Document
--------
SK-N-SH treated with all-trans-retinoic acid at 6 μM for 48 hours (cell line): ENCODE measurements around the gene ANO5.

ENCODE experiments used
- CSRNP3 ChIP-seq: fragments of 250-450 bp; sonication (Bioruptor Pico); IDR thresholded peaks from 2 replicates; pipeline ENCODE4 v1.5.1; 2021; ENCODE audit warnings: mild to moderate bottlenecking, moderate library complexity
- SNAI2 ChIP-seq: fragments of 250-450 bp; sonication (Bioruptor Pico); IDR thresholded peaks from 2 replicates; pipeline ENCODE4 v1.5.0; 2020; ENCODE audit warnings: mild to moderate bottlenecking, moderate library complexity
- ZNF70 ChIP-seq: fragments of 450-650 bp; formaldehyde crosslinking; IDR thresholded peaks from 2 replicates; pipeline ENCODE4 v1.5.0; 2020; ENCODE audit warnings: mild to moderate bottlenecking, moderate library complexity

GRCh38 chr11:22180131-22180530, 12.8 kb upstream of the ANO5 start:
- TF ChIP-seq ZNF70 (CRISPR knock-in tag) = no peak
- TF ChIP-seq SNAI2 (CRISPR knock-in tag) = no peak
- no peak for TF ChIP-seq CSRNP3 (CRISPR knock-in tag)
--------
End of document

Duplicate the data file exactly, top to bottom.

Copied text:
SK-N-SH treated with all-trans-retinoic acid at 6 μM for 48 hours (cell line): ENCODE measurements around the gene ANO5.

ENCODE experiments used
- CSRNP3 ChIP-seq: fragments of 250-450 bp; sonication (Bioruptor Pico); IDR thresholded peaks from 2 replicates; pipeline ENCODE4 v1.5.1; 2021; ENCODE audit warnings: mild to moderate bottlenecking, moderate library complexity
- SNAI2 ChIP-seq: fragments of 250-450 bp; sonication (Bioruptor Pico); IDR thresholded peaks from 2 replicates; pipeline ENCODE4 v1.5.0; 2020; ENCODE audit warnings: mild to moderate bottlenecking, moderate library complexity
- ZNF70 ChIP-seq: fragments of 450-650 bp; formaldehyde crosslinking; IDR thresholded peaks from 2 replicates; pipeline ENCODE4 v1.5.0; 2020; ENCODE audit warnings: mild to moderate bottlenecking, moderate library complexity

GRCh38 chr11:22180131-22180530, 12.8 kb upstream of the ANO5 start:
- TF ChIP-seq ZNF70 (CRISPR knock-in tag) = no peak
- TF ChIP-seq SNAI2 (CRISPR knock-in tag) = no peak
- no peak for TF ChIP-seq CSRNP3 (CRISPR knock-in tag)